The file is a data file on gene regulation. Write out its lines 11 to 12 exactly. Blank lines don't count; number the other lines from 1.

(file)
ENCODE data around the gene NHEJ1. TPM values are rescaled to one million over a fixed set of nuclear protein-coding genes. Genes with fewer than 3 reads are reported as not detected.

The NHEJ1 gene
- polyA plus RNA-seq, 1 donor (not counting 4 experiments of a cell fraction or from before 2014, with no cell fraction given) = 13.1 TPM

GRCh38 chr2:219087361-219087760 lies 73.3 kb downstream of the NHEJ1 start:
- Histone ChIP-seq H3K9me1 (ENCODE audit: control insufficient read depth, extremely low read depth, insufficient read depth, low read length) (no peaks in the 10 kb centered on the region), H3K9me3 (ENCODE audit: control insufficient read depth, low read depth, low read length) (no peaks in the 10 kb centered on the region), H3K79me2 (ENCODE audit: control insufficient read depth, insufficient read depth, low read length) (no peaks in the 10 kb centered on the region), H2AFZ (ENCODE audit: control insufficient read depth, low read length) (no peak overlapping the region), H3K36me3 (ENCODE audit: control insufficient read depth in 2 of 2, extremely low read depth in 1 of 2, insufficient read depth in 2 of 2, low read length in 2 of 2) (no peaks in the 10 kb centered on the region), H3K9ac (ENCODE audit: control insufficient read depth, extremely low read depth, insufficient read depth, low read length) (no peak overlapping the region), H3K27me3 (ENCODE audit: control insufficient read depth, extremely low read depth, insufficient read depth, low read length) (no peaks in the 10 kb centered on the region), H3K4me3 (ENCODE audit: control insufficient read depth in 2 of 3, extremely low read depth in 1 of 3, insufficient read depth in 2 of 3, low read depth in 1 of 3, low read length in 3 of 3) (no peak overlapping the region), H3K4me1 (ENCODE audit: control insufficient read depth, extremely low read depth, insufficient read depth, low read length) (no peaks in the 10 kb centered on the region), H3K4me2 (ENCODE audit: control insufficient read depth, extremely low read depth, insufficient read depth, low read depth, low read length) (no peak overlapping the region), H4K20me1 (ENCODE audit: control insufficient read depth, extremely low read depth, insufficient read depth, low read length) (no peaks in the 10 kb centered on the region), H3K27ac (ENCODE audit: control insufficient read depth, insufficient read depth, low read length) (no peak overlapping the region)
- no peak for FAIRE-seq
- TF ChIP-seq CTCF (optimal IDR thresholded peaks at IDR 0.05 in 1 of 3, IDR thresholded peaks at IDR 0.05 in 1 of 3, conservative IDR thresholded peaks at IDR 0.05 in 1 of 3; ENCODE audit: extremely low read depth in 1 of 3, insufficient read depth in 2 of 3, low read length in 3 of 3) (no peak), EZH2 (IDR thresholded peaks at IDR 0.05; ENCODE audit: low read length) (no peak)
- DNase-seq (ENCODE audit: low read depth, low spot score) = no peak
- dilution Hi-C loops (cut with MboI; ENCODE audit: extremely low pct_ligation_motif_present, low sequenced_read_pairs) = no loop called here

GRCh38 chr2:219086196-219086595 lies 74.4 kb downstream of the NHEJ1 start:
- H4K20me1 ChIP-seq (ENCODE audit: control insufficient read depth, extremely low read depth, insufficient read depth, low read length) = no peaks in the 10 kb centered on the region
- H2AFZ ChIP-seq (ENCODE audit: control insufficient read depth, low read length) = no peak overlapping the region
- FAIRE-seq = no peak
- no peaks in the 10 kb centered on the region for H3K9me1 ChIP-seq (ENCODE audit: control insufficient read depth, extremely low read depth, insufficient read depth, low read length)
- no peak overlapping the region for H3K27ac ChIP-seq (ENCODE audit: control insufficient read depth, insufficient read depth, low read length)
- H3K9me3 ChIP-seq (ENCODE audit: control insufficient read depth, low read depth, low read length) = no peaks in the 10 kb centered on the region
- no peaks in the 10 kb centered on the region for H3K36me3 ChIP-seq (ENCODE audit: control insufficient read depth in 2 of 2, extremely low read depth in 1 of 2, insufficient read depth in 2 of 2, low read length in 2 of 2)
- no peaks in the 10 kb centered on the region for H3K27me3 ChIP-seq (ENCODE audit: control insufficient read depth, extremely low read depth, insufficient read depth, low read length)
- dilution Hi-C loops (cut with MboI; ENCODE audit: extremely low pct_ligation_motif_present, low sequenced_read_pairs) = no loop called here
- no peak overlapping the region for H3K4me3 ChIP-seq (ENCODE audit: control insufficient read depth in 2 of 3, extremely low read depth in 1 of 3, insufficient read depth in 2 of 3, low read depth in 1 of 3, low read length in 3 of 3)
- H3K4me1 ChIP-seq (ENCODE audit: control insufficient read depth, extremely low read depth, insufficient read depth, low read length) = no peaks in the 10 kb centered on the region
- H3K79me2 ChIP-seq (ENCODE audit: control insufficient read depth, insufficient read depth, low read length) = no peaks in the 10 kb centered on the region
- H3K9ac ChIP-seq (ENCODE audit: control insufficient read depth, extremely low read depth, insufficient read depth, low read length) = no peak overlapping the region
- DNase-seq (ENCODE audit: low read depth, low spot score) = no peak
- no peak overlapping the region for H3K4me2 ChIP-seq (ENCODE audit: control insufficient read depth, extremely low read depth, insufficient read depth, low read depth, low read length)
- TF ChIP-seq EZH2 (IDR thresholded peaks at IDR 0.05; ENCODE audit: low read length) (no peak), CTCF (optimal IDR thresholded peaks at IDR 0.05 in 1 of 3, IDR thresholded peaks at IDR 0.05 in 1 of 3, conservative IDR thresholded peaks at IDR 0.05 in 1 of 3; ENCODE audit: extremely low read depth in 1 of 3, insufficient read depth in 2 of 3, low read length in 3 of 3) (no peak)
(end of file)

- H4K20me1 ChIP-seq (ENCODE audit: control insufficient read depth, extremely low read depth, insufficient read depth, low read length) = no peaks in the 10 kb centered on the region
- H2AFZ ChIP-seq (ENCODE audit: control insufficient read depth, low read length) = no peak overlapping the region